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Duloxetine for treating painful neuropathy or chronic pain

Michael Pt Lunn, Richard Ac Hughes, Philip J Wiffen
Cochrane Database of Systematic Reviews 2009, (4): CD007115
19821395

BACKGROUND: Duloxetine is a balanced serotonin and noradrenaline reuptake inhibitor licensed for the treatment of major depressive disorders, urinary stress incontinence and the management of neuropathic pain associated with diabetic peripheral neuropathy. A number of trials have been conducted to investigate the use of duloxetine in neuropathic and nociceptive painful conditions.

OBJECTIVES: To assess the benefits and harms of duloxetine for treating painful neuropathy and different types of chronic pain.

SEARCH STRATEGY: We searched The Cochrane Neuromuscular Group Specialized Register (10 March 2009), The Cochrane Central Register of Controlled Trials (The Cochrane Library Issue 3, 2009), MEDLINE (January 1966 to March 2009), EMBASE (January 1980 to March 2009), and www.clinicaltrials.gov to March 2009 and the reference lists of identified publications for trials of duloxetine used for the treatment of painful peripheral neuropathy or chronic pain.

SELECTION CRITERIA: We selected all randomised or quasi-randomised trials of any formulation of duloxetine, used for the treatment of painful peripheral neuropathy or chronic pain in adult participants.

DATA COLLECTION AND ANALYSIS: Two authors extracted data independently onto a specially designed proforma and cross checked them.

MAIN RESULTS: Six trials were identified including 2220 participants. Three studies included participants with painful diabetic neuropathy and three treated participants with fibromyalgia. Duloxetine at 60 mg daily is effective in treating painful diabetic peripheral neuropathy in the short-term to 12 weeks with a risk ratio (RR) for 50% pain reduction at 12 weeks of 1.65 (95% confidence interval (CI) 1.34 to 2.03), number needed to treat (NNT) 6 (95% CI 5 to 10). Duloxetine at 60 mg daily is also effective in fibromyalgia over 12 weeks (RR 50% reduction in pain 1.57, 95% CI 1.20 to 2.06; NNT 8, 95% CI 5 to 17) and 28 weeks (RR 1.58, 95% CI 1.10 to 2.27). Adverse events were common in both treatment and placebo arms but more common in the treatment arm with a dose dependent effect. Most side effects were minor, but 16% of participants stopped the drug due to side effects. Serious adverse events were rare.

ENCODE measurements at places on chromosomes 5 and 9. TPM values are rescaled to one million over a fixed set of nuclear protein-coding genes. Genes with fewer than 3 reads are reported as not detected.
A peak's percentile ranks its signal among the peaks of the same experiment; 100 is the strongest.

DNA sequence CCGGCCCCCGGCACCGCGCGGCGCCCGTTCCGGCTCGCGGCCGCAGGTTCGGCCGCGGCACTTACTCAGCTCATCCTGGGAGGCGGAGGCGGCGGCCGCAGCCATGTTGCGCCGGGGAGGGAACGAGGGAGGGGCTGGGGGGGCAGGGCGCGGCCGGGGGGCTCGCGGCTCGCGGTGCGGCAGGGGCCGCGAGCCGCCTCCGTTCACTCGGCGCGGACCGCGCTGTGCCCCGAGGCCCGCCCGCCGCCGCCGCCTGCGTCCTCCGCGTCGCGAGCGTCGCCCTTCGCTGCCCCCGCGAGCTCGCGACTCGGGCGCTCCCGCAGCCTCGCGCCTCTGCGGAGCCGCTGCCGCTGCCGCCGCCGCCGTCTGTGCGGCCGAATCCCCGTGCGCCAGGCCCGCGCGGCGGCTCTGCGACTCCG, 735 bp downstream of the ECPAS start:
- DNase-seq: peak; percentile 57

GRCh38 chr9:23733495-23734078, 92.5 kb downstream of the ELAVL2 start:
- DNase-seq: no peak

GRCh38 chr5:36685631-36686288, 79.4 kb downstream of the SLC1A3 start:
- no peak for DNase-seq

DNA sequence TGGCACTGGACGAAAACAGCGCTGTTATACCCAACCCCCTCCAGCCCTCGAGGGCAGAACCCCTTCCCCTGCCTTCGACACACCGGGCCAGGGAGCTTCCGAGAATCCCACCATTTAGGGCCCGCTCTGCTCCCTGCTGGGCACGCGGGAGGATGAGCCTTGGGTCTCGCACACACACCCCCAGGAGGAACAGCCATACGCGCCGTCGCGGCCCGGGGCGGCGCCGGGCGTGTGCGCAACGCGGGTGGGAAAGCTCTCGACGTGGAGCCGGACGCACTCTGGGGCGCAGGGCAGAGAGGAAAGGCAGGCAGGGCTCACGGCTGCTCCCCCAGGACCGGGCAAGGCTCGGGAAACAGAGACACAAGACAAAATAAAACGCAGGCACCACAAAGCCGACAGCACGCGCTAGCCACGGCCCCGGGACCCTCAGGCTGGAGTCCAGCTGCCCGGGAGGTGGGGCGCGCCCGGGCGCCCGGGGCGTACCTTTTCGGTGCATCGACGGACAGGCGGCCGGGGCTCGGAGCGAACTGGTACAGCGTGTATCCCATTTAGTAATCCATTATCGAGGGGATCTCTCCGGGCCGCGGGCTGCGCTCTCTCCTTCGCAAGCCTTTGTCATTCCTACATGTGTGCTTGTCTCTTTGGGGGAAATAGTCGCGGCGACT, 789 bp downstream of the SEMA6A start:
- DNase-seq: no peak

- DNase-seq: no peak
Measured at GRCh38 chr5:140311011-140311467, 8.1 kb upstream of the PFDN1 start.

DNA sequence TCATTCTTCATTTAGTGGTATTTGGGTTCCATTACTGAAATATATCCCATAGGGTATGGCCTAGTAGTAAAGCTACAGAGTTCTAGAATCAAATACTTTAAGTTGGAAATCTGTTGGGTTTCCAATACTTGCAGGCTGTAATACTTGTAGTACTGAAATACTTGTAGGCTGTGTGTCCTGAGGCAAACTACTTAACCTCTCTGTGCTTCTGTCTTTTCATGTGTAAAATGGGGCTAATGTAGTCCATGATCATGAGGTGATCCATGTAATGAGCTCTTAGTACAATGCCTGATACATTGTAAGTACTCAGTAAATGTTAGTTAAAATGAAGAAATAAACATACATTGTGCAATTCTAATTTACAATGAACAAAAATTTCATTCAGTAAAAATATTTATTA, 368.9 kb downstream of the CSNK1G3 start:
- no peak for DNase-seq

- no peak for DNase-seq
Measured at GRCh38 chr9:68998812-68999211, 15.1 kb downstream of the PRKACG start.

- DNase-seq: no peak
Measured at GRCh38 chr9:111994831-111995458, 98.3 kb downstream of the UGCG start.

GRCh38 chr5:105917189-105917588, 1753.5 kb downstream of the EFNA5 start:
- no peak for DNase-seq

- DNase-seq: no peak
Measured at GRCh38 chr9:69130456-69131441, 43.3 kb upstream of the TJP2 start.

AUTHORS' CONCLUSIONS: There is moderately strong evidence that duloxetine 60 mg and 120 mg daily are efficacious for treating pain in diabetic peripheral neuropathy and fibromyalgia but 20 mg daily is not. Minor side effects are common at therapeutic doses but serious side effects are rare. Direct comparisons of duloxetine with other antidepressants and with other drugs already shown to be efficacious in neuropathic pain would be appropriate and should include unbiased economic analyses.

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